Get access

Groundwater depth and topography correlate with vegetation structure of an upland peat swamp, Budderoo Plateau, NSW, Australia

Authors


ABSTRACT

Swamps, bogs and fens are diverse wetland ecosystems found worldwide. Within each region, different ecological processes and species dominate them, yet water levels and saturation of sediments appear key to the maintenance of vegetation and the ecosystem as a whole. Consequently, understanding how vegetation responds to water levels in these ecosystems is critical to their future management. This paper describes the floristic patterns observed in an upland swamp on the Budderoo Plateau, Southern Highlands, NSW, and relates the distribution of the vegetation communities to groundwater depth, soil type and site attributes. Three distinct vegetation assemblages were identified associated with (1) the main swamp axis, (2) the swamp margin and (3) the adjacent hillslopes. Elevation above the central swamp axis was the variable most strongly related to vegetation structure. Relative changes in elevation create a drainage gradient that allows higher elevation areas (hillslope and swamp marginal zones) to drain more readily than areas in the main swamp axis. Variation in vegetation was also related to median groundwater depth. Finally, soil organic matter content was a contributing factor with the swamp axis and marginal zones mostly having fibric, highly organic soils in contrast to the sandy, loamy soils on the hillslopes. Copyright © 2014 John Wiley & Sons, Ltd.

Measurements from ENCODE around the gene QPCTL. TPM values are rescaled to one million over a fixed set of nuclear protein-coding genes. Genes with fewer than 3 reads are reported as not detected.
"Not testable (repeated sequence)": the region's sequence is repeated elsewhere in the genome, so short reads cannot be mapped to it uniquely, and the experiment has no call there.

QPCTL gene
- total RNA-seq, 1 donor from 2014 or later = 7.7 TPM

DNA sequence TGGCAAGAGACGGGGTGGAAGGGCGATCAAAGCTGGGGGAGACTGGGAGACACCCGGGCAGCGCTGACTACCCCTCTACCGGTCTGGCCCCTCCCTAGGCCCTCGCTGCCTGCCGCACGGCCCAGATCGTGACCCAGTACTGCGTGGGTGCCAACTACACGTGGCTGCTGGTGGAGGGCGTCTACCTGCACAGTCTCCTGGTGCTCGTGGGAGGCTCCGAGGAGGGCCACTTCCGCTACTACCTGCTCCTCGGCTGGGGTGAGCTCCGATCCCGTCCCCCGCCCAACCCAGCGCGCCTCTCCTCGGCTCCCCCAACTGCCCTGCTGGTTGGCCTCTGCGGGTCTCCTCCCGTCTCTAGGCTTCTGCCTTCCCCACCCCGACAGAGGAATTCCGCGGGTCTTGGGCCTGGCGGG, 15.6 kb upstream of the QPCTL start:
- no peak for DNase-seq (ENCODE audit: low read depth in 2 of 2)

Ancillary